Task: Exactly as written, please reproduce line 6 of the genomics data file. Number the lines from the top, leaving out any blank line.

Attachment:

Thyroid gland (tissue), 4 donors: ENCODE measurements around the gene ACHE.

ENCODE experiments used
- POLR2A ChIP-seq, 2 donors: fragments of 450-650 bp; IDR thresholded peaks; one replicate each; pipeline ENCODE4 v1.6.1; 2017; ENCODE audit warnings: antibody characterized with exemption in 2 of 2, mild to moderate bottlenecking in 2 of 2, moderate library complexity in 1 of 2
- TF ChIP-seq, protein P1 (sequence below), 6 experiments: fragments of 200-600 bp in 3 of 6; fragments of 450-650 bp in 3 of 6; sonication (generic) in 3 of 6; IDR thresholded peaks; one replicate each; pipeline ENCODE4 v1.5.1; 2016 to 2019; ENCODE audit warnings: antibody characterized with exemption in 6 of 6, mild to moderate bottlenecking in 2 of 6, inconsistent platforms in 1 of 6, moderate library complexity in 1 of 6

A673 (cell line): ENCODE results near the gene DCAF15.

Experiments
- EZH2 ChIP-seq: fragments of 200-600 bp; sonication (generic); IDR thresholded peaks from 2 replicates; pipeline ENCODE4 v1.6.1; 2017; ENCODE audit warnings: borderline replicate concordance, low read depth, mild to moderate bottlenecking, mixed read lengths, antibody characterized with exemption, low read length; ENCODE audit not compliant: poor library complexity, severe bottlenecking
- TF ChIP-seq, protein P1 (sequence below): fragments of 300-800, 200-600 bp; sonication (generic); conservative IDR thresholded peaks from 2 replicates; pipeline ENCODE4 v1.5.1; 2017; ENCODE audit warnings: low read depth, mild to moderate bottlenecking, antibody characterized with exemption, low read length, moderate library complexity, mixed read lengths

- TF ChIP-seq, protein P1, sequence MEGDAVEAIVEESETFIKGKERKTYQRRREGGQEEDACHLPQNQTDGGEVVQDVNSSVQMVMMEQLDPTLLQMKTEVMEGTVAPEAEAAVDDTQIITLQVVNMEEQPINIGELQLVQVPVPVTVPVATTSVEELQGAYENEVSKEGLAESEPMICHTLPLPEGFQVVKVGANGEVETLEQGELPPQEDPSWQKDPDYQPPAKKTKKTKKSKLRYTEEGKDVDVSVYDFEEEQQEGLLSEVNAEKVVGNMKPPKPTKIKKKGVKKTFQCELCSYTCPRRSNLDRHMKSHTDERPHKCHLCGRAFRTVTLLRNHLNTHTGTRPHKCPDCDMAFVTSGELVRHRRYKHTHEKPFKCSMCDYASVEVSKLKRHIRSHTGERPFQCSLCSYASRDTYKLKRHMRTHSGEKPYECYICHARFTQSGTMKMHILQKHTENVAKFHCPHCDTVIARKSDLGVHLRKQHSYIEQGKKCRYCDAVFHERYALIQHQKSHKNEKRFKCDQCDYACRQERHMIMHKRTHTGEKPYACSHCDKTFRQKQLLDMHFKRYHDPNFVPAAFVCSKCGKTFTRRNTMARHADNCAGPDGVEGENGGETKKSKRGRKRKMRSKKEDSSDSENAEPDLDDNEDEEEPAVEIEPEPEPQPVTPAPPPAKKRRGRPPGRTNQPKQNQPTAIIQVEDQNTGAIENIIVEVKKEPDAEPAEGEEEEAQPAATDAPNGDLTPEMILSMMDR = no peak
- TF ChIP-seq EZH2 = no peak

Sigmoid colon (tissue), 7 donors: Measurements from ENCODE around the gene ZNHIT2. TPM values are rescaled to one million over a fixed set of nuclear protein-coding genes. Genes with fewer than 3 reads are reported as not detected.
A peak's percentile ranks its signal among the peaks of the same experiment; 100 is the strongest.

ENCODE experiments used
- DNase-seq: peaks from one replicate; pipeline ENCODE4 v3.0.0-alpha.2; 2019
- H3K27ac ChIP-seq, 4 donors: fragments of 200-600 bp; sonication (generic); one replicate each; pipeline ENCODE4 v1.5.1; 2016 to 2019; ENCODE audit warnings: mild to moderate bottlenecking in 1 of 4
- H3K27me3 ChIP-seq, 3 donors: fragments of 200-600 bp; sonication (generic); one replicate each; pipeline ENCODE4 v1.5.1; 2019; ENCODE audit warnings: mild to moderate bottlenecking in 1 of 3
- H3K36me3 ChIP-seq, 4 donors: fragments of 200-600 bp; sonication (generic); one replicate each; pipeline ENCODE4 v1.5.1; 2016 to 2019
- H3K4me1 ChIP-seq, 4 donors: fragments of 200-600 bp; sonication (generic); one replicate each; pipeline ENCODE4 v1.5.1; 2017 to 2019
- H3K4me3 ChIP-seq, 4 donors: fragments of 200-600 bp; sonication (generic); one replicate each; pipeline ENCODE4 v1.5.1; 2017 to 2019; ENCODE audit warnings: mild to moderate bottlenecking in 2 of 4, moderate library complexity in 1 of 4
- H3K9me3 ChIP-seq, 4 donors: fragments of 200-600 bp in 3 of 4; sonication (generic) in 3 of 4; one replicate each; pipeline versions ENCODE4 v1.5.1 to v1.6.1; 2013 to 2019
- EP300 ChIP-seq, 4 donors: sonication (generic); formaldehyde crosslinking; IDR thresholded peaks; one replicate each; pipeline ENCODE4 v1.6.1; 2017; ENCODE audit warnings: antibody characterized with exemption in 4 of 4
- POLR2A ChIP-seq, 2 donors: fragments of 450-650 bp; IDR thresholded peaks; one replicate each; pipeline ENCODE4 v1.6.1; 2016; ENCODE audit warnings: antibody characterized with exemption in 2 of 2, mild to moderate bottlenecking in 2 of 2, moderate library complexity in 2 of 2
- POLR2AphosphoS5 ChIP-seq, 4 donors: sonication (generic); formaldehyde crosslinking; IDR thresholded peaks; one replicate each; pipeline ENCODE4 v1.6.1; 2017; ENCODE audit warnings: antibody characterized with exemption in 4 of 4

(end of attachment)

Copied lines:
Experiments